Small organizations typically do not have the professional experience in hiring and managing a sales team, notes Patterson. "But if you want to grow, this is essential. My experience is that, for example, in the hospital that employs a sales staff of one or two people they just don’t know how to manage productivity, to teach others how to close a sale, and things like that."
Hospitals are a particularly challenging situation, notes Patterson. "Typically, they like to have their name on the door and they like the relationships they’ve developed with area employers, but they are just as typically not very good at managing," he asserts. "The occ-med program usually represents a very small piece of the total hospital budget, so it attracts very little management attention."
Hospitals, he notes, tend to be cumbersome organizations with entrenched turf guarding, making it hard for an entrepreneurial, customer-oriented program to thrive in such an atmosphere. "Affiliating with a larger partner allows the hospital to bring in outside management expertise while retaining some of the benefits of a close relationship with the occ-health program," says Patterson.
Because of these factors, adds Greenwood, most hospitals choose the joint venture route. "Generally, joint ventures are completed with hospital programs; they want to be able to have a say in the market," he explains. "If you are a big hospital organization in a major city, you have great name recognition and good relationships with employers. But some of our savviest hospital partners have come to realize that if we can help them have the best occupational medicine business in the market, they will gain market share."
Affiliation can, of course, help expand the reach and leverage the resources of an occupational health program. "If you have a big, installed base of offices you can deliver services more cost effectively," says Patterson. "We just looked at a program that had IT [information technology] costs that represented almost 10% of their annual revenue, whereas our percentage companywide is much lower than that. Through affiliation, you leverage your installed base for per-unit costs."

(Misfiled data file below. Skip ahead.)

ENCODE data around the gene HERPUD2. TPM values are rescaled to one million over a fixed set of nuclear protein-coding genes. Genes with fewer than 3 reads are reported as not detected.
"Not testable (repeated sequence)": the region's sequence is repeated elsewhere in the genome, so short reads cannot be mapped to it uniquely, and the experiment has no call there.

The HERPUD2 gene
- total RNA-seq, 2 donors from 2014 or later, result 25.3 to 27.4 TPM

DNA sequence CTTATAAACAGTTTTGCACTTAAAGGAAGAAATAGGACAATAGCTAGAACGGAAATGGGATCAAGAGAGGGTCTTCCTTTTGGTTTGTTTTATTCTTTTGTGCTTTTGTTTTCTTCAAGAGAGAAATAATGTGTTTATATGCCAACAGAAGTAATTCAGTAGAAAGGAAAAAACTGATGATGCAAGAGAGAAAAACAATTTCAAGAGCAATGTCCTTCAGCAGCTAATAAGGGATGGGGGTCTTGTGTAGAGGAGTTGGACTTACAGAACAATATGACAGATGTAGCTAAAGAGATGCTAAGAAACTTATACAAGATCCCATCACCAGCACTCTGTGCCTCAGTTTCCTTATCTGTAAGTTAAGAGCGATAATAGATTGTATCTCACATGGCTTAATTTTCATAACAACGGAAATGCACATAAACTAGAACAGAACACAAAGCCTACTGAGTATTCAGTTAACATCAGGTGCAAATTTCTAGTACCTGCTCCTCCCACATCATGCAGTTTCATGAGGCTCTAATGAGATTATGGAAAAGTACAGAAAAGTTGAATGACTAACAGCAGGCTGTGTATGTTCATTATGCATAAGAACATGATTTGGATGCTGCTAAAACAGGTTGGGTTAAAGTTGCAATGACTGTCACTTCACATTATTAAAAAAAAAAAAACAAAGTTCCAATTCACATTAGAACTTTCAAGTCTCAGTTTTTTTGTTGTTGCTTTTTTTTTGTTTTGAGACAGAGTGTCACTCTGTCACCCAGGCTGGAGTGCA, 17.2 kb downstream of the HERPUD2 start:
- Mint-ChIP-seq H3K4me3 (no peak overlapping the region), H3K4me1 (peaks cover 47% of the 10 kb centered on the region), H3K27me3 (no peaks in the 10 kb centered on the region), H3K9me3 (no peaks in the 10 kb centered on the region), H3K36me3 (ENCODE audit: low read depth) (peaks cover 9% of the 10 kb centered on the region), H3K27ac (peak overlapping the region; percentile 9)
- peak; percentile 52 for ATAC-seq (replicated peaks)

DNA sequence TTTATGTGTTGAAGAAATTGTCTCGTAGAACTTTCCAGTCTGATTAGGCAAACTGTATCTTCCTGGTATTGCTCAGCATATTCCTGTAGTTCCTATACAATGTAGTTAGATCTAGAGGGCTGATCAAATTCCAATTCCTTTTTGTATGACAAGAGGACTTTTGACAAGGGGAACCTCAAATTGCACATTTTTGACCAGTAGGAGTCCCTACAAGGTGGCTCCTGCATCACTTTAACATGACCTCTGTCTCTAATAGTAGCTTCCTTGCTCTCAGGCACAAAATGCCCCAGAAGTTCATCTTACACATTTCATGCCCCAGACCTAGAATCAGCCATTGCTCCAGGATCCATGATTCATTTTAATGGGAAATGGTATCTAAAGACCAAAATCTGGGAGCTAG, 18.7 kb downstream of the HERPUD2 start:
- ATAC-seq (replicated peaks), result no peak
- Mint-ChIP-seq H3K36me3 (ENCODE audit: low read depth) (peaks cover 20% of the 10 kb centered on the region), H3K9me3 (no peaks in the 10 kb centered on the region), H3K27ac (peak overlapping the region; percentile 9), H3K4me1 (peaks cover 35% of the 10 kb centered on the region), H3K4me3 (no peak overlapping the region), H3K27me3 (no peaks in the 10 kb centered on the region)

On the other hand, he notes, occupational medicine can be quite isolating. "If you are the only provider in one or two offices owned by a hospital, you may find that isolating, depending on whether or not you are effectively connected to the hospital," Patterson says.
Speaking of isolation, national relationships with both large employers and payers are only possible through affiliation, says Greenwood. "Even when we had 30, 40, or 50 clinics we really didn’t have national relationships," he recalls. "As we’ve grown over the last 10 years, we’ve reached the point where we truly can sit down with the national risk manager for Home Depot, or Target, or AIG and make an impact on their outcome. A hospital program in Indianapolis or a doctor who owns a clinic in San Diego does not have that marketing opportunity."